The Handyman is not so much a pacey whodunnit but a ploddy did-he-do-it. Immediately we are introduced to the apparent normal life of a gentrified middle class English couple (Adrian Lukis and Caroline Langrishe) and their septuagenarian Ukrainian handyman (Timothy West), soon the police totter in and proceed to question all three regarding war crimes back in 1941.
Whilst being only sixteen years old the play feels terribly dated, plodding along at the same pace as a disinteresting History lesson did. Unfortunately this comparison is terribly appropriate, the entire production felt like a bizarre mix between Theatre in Education and a glorified one man play.
At times it veered into being potentially very crass – one exchanged concerned whether a Jewish solicitor is a good person to take on a case surrounding the Holocaust. As it turns out, the solicitor eventually roped in wasn’t Jewish, but her husband is. That’s the “next best thing” apparently.
For what it’s worth, Timothy West displays a fine Ukrainian tone, complete with comprehensive vocal ticks native of the region. Everyone else in the production simply put on generic middle-class English folk accents. In fact, that could be expanded – West produced a carefully nuanced performance which stood out greatly compared to the murkiness of others.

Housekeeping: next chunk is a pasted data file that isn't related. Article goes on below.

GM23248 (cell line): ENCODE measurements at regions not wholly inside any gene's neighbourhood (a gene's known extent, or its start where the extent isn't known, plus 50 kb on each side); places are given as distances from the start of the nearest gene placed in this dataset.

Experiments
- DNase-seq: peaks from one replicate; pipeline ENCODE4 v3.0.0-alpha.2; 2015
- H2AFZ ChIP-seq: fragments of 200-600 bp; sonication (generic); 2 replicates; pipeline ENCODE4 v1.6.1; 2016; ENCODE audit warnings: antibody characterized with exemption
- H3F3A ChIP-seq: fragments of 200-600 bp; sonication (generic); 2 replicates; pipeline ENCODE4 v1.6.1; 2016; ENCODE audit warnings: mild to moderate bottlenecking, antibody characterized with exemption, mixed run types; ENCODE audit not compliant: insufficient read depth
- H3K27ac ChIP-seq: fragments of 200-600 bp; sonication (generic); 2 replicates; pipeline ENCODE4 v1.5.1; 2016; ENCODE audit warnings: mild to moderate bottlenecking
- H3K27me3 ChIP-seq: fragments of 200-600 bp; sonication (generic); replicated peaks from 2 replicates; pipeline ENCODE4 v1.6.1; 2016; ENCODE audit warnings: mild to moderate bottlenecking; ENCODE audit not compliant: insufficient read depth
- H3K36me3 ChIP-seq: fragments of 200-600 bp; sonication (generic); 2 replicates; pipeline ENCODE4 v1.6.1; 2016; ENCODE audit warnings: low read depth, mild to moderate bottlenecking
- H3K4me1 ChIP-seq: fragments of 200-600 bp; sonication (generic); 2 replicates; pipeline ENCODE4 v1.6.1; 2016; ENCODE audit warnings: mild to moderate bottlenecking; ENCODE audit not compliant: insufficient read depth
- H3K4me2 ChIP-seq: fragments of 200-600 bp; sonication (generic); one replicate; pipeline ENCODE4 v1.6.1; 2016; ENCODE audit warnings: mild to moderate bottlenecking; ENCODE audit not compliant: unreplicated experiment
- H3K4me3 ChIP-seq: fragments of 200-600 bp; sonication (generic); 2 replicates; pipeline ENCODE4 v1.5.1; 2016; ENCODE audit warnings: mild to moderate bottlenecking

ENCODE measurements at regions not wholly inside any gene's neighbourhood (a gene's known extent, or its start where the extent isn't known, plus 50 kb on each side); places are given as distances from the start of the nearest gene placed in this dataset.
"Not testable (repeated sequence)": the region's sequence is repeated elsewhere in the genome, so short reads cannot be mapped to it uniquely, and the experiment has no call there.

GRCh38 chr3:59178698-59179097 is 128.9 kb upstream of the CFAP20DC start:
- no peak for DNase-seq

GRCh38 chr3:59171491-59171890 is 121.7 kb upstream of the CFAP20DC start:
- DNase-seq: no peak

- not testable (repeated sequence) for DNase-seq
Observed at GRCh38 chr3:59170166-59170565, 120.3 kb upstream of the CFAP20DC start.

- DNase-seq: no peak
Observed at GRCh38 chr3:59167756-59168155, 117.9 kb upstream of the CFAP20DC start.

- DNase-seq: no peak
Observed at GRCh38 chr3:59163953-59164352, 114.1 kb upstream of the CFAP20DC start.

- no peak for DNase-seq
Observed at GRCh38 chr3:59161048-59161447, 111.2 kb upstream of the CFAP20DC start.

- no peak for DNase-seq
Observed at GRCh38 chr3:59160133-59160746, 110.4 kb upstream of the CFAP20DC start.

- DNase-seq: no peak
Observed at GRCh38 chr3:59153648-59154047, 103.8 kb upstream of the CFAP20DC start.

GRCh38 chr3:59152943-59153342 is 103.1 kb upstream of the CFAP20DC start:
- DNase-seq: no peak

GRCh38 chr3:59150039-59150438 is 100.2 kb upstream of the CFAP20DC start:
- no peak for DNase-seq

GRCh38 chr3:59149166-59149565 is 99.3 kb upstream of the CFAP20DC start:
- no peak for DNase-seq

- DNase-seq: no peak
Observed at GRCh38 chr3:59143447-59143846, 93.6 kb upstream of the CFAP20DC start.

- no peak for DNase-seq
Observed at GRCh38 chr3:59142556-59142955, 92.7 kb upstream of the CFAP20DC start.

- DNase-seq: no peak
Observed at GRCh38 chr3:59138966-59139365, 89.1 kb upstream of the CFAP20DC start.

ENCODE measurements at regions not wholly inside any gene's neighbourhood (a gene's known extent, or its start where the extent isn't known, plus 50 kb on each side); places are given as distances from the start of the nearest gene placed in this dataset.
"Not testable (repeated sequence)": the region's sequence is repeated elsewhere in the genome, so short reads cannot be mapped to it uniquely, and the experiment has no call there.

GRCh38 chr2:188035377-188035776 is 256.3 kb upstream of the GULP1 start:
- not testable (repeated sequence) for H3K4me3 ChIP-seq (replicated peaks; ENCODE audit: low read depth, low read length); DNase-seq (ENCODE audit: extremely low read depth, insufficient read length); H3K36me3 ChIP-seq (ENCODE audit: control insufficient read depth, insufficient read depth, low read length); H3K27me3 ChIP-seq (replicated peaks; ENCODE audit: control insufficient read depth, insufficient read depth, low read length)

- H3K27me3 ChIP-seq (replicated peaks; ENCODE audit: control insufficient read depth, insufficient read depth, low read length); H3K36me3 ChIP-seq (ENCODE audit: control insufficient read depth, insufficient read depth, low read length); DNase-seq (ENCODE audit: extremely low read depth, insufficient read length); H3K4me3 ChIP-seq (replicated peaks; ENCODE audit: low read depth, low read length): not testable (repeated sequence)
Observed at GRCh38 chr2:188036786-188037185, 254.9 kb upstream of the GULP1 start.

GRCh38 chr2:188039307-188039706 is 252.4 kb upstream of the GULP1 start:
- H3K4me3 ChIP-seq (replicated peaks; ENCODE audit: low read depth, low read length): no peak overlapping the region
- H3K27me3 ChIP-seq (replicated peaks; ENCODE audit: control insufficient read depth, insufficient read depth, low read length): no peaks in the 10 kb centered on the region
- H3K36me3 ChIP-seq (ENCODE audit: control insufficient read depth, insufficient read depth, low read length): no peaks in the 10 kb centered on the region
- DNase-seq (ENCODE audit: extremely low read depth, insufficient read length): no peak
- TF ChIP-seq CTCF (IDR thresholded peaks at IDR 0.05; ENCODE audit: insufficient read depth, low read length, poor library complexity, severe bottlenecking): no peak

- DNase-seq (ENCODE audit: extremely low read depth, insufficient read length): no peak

A simple but effective set depicts an English country garden was followed by a lengthy transition into Scotland Yard’s interview quarters. Here, there are two lengthy projected interview sequences. The difficulty here was watching one half of a projected conversation about a plot that really isn’t going anywhere fast is not particularly interesting to anybody in a theatre, especially when Vanessa Redgrave (in the second of these interviews) simply sat and spoke in a style akin to reading an autocue, slowly.
The production limped home at 2 hours 20 minutes, however I suspect it would have been more gripping had they cut 20 minutes of tired dialogue, pulled out the interval and produced one act of quality tension.